In an effort to give more students the opportunity to earn a bachelor’s degree and enter the workforce early, the legislature passed SB 5442, “Requiring the development of three-year baccalaureate degree programs.” The bill, which was delivered to the Governor for approval on April 12th, requires institutions of higher education to provide degree programs that enable academically qualified students to graduate in three years. The bill does not explicitly define “academically qualified students,” thereby leaving it up to the higher education institutions to make their own rules. According to the bill, qualified students must not be required to enroll in summer school or take a more than full-time credit load in any term in order to graduate early. They must also be able to take classes in their major starting in their first term. The legislature hopes this will have a positive effect on graduation rates, as well as lower the cost of a baccalaureate degree for both the state and the student.

Of course, the idea of three-year degree programs is not new. In fact, students coming into the UW with 45 credits or more can already, with attentive advising and careful planning, earn a bachelor’s degree in three years. However, the degree must still meet the same university requirements as those earned in four years. While legislators want to make it easier to apply existing credits to students’ degrees, those students must still earn at least 180 credits total and meet all distribution requirements. With more and more students coming into the UW with AP and IB credit, this option has become increasingly attractive to students eager to graduate and enter the work force. However, others have actually found that the push to graduate in three (or fewer) years is detrimental to their college experience. This prompted the ASUW Senate to pass a resolution giving students the right to waive excess AP and IB credits if they so choose. Either way, students’ options for shaping their educational experience, be it three years or four, are likely increasing.

Senate Ways & Means leadership released their bipartisan budget last night after a 7PM press conference. Budget reductions total $4.8 billion and the largest cuts are targeted to K12 education, higher education,  employee compensation across all sectors of state governemnt, and basic health.

The UW’s general fund appropriation is cut more in the Senate budget ($217 million) than the House engrossed budget, but the Board of Regents would be authorized to increase resident undergraduate tuition higher (16% per year). BEFORE tuition increases, the Senate budget cut would be a 34.2% reduction from our maintenance level.

The Senate budget contains two compensation related cuts, which are limited to employees paid from state general fund (GOF), the medical account, and the accident account (the latter two provide critical funds for Public Health).

  1. Like the House engrossed budget, the Senate budget includes 3% “compensation savings” reducing our appropriation by $24 million over the biennium. Individual salaries will not be affected but our general fund, medical aid, and accident approprations would be reduced.
  2. The Senate budget would require stepped furloughs for “highly paid” employees, excluding faculty and Harborview personnel. The budget bill does not contain language to this effect but rather, the budget overview indicates that the policy will be included, perhaps in SB 5860. The general fund cut for furloughs would be $10.2 million over two years.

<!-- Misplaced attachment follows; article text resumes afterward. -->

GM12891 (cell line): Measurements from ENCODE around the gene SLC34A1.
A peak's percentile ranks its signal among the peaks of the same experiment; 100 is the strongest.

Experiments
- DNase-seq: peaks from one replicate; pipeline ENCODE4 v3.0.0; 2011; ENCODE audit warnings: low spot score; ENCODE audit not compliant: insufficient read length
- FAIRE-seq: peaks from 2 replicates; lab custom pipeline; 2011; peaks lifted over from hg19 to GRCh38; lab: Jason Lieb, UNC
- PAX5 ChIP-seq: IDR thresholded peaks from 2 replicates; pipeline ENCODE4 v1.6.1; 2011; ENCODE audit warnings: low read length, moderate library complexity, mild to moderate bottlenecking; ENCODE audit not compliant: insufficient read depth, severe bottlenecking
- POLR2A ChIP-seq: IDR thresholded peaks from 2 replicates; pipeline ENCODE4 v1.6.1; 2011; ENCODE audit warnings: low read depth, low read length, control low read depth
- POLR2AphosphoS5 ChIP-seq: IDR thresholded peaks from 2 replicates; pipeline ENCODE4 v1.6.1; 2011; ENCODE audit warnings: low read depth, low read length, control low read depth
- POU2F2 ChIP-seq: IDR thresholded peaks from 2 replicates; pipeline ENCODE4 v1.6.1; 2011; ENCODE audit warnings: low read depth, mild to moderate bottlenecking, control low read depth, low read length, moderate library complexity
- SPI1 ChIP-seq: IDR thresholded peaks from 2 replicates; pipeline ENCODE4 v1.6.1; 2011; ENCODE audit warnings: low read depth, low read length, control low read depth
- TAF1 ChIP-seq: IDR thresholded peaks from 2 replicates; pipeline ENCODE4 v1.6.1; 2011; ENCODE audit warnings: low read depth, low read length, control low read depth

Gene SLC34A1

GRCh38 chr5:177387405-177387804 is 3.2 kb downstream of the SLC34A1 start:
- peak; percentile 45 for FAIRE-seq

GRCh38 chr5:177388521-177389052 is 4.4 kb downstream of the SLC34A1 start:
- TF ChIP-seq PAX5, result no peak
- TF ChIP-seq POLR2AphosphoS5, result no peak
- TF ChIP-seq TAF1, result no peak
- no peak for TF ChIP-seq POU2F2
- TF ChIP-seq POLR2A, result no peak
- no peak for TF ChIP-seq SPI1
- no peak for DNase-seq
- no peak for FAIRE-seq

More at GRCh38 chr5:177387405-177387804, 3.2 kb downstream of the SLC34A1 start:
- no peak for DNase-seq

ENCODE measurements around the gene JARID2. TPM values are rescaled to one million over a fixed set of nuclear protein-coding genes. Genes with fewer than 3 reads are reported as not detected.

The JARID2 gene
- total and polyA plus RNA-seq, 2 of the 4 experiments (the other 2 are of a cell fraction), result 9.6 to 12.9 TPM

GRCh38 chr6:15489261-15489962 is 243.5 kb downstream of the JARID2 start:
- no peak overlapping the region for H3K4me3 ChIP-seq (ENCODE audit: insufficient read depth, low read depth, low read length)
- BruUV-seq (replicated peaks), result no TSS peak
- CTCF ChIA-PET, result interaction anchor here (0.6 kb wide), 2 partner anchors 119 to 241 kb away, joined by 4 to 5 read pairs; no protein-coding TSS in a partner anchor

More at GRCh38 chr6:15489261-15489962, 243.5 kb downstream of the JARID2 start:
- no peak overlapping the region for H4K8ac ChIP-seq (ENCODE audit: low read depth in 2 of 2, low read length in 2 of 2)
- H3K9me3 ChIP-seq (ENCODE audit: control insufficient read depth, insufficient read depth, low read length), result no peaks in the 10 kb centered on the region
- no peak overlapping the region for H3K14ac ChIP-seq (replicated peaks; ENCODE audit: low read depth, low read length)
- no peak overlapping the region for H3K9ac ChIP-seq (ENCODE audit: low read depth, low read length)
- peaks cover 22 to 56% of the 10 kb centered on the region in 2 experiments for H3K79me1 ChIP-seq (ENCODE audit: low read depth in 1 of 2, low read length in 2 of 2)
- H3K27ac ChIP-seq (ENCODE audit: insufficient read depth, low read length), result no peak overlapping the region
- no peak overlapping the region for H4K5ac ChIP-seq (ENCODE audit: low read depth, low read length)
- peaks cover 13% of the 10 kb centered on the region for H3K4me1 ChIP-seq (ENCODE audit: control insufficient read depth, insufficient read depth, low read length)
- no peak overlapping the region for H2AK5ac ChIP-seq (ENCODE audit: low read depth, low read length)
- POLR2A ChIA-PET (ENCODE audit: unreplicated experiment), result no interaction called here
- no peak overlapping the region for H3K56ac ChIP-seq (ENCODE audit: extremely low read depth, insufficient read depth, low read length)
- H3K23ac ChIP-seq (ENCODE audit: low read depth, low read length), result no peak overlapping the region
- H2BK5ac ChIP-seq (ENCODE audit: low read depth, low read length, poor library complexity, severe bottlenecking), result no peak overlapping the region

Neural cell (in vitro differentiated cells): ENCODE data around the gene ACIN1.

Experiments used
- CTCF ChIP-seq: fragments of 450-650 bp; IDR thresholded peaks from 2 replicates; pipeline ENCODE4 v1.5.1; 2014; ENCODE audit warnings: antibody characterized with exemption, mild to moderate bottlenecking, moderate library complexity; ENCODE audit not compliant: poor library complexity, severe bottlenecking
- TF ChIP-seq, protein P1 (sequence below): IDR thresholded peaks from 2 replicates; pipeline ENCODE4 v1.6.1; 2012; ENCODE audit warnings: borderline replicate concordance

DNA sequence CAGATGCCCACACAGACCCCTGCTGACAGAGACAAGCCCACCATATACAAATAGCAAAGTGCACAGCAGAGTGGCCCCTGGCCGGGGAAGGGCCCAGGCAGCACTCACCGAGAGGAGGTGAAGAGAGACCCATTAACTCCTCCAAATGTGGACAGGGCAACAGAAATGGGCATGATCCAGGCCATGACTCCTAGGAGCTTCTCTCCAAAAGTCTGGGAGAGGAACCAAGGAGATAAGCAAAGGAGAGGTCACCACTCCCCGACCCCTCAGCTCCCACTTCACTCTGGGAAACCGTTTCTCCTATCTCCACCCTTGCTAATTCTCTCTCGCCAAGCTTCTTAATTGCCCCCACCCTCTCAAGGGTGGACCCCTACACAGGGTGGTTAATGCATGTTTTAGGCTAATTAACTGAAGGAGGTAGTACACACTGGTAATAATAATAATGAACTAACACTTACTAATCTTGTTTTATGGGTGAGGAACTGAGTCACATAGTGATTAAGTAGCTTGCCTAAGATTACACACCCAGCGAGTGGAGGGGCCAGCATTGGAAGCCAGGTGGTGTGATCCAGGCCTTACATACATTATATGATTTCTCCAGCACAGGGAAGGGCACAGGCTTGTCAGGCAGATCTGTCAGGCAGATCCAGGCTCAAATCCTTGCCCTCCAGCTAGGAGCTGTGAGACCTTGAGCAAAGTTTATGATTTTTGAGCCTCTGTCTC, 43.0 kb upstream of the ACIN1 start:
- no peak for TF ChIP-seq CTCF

A full OPB brief is available for review.

After considering numerous floor amendments last Friday evening, the House passed their operating budget on Saturday afternoon. The House budget appropriates $32.2 billion in general fund state operating funds and makes significant cuts to health and human services, K-12 education, and higher education.

Like the House Ways & Means chair budget, the engrossed budget cuts $204 million from the UW’s state general fund appropriation over two fiscal years. However, that reduction is somewhat mitigated by the fact that all UW units took part of these cuts in November 2010 permanently. As a result, our brief outlined the approximate cut (before tuition revenue) that would be implemented in Seattle should the House budget ultimately pass after negotiations between the chambers.

The engrossed budget contained an extremely important amendment which exempts university and college employees from individual salary reductions of 3%. However, institutions will still need to come up with requisite “savings” (read: cuts) of 3% from all appropriated funds, which for the UW, are general fund state and the medical aid and accident accounts.

The Senate is expected to release operating and capital budgets this evening. After the Senate passes its budget, leadership in each chamber will begin negotiations toward a conference budget.

Preserving the access to and quality of higher education is paramount in the face of massive budget cuts. Two bills, HB 1795 (Enacting the higher education opportunity act) and SB 5915 (Regarding higher education funding and performance), seek to achieve this goal by:

1.       Giving tuition-setting authority to universities

2.       Reforming Financial Aid

3.       Strengthening accountability

Legislators hope this will preserve the quality of higher education while protecting affordability for students and their families. The House Higher Education committee passed a substitute version of HB 1795 in February, while SB 5915 just had its first hearing in the Senate Ways & Means committee on April 6th. While HB 1795 has not been altered since its hearing more than a month ago, the issues that it seeks to address are still relevant, and we anticipate both bills to remain in play. Please click on the table below to see a summary of the similarities and differences between the two bills.